The Bruneians joke that if you’re not shopping, driving or eating, you’re most likely watching a film. With live music and alcohol banned, there’s not much to do in the tiny sultanate – except to visit one of its five movie theaters. Hollywood blockbusters, as well as films produced in Indonesia and Malaysia, dominate the screens – but that could change in 2014 with the release of Brunei’s first commercial feature film, Yasmine: The Final Fist.
The $2 million project, which includes $100,000 from the Brunei government, is the brainchild of the nation’s first female director, Siti Kamaluddin. The action film is about a young girl, Yasmine, who initially wants to become a champion of silat in order to win over her school crush. Her father, a single parent, disapproves of his daughter’s interest in the traditional Southeast Asian martial art.
The film came with many challenges. With a population of around 400,000 and no film industry to speak of, Brunei had to import foreign actors and even equipment in order to shoot it.
“I’m Bruneian, my line producer is from Malaysia, and it’s been a challenge getting extras. Normally you’d go to talent for this stuff but that doesn’t exist here, so we have to do it all ourselves: advertising, calling schools, sending text messages,” said Kamaluddin.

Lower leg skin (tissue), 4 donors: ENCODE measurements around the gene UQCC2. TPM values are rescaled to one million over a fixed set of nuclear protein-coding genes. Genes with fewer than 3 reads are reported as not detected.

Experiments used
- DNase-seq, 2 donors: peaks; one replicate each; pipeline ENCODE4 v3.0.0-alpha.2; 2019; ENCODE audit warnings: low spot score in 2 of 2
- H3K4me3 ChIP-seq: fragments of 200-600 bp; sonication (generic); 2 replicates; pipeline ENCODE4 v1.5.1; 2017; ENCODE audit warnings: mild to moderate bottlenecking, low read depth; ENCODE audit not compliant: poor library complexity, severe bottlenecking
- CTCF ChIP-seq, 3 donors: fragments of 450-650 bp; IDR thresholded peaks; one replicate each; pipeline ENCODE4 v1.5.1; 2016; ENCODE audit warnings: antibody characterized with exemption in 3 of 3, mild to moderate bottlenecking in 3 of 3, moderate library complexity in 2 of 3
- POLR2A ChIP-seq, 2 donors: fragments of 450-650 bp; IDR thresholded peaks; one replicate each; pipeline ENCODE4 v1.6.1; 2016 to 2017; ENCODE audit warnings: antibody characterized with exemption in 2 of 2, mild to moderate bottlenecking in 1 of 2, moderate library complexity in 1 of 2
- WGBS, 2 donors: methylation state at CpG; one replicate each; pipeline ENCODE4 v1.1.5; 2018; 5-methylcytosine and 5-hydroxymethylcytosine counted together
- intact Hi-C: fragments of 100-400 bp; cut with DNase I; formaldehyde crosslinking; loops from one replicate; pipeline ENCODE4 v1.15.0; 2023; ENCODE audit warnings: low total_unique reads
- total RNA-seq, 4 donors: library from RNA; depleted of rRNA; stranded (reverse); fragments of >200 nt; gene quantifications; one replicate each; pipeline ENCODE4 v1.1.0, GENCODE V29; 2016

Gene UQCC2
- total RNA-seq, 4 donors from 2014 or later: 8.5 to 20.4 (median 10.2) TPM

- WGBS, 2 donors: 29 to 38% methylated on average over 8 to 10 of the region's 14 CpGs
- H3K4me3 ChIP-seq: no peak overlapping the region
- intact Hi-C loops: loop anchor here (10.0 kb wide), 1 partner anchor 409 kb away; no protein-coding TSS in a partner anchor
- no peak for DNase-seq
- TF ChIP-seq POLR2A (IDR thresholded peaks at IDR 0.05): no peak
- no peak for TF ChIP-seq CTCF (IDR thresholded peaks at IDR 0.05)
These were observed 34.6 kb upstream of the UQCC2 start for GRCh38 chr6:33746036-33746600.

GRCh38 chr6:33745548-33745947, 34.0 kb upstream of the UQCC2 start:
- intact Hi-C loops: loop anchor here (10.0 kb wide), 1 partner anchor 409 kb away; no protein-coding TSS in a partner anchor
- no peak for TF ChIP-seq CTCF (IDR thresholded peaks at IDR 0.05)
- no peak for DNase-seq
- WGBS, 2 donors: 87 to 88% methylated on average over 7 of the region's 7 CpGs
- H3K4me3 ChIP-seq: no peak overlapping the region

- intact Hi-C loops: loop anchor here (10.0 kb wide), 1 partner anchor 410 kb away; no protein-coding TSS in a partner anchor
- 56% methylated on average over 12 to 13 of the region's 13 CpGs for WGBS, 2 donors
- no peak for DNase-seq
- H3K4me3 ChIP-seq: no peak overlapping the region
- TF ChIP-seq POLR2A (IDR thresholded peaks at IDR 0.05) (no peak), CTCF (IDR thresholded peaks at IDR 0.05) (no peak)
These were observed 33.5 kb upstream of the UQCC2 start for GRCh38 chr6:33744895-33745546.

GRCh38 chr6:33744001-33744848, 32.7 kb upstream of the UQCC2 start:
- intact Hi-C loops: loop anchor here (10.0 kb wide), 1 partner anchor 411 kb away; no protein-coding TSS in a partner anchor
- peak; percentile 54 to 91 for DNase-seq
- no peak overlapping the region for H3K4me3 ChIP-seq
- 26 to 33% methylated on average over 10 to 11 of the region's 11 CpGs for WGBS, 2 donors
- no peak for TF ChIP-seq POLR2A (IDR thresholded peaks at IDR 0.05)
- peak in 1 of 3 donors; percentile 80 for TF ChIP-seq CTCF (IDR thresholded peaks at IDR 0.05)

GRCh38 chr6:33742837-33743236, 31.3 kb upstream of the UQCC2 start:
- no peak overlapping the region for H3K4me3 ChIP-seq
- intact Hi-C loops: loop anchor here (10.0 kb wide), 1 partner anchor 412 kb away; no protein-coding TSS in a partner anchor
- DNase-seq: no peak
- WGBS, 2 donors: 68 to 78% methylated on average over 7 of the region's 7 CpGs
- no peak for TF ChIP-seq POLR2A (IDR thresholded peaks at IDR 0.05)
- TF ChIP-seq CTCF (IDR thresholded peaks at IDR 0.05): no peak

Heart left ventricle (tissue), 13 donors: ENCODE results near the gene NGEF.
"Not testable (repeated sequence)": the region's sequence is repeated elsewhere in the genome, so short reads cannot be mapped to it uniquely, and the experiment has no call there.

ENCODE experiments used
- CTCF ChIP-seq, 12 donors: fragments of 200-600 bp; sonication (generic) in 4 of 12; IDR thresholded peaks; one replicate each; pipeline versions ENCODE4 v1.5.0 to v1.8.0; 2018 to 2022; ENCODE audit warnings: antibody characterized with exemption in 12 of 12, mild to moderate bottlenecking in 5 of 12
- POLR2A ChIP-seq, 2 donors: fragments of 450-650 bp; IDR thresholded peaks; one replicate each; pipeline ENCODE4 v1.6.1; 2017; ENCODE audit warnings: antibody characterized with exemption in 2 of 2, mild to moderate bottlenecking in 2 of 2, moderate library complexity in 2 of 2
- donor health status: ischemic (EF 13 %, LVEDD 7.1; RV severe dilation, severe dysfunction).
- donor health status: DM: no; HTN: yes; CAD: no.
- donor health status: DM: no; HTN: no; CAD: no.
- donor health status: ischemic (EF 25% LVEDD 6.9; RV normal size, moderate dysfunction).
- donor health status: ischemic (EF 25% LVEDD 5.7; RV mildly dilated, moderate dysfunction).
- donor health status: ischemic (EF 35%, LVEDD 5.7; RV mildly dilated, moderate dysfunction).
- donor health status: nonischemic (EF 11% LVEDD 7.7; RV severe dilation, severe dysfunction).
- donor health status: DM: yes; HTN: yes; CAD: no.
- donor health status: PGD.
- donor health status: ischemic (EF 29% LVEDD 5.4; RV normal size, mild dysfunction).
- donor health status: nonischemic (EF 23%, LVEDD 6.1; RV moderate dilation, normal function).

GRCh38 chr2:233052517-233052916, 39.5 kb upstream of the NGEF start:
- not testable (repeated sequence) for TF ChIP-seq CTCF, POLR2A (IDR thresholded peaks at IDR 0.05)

Some of the international cast includes Indonesian talent such as screenwriter Salman Aristo, actors Reza Rahadian and Agus Kuncoro, and actress Maharasyi Hanza. All were required to master the Bruneian dialect. Action director Chan Man-Ching – known for his work with Jackie Chan – oversaw stunts.
However, the lead role is played by Bruneian rookie actress, Liyana Yus. She spent an entire year “getting into character” and five hours a day training in silat.
“All of my friends have been asking me, ‘How did you get the part?’ Being an actress never crossed my mind, but I thought I'd go for the audition and I got the part,” she told The Guardian.
Although the nation has the second-highest quality of life in Southeast Asia and an affluent population thanks to rich oil and gas reserves, Brunei remains a country with a deeply conservative culture. The country’s last film, made in the 1960s, was a guide on how to be a good citizen produced by the Ministry of Religious Affairs. Radio Television Brunei (RTB), the nation’s only TV broadcaster, still airs government campaigns and religious programs.
Despite the challenges that came with bringing the four-year project to life, the producer of Yasmine, who happens to be the director’s brother, Khairuddin Kamaluddin, stated earlier this year that he hopes that the movie will “kick start new industries such as film schools.”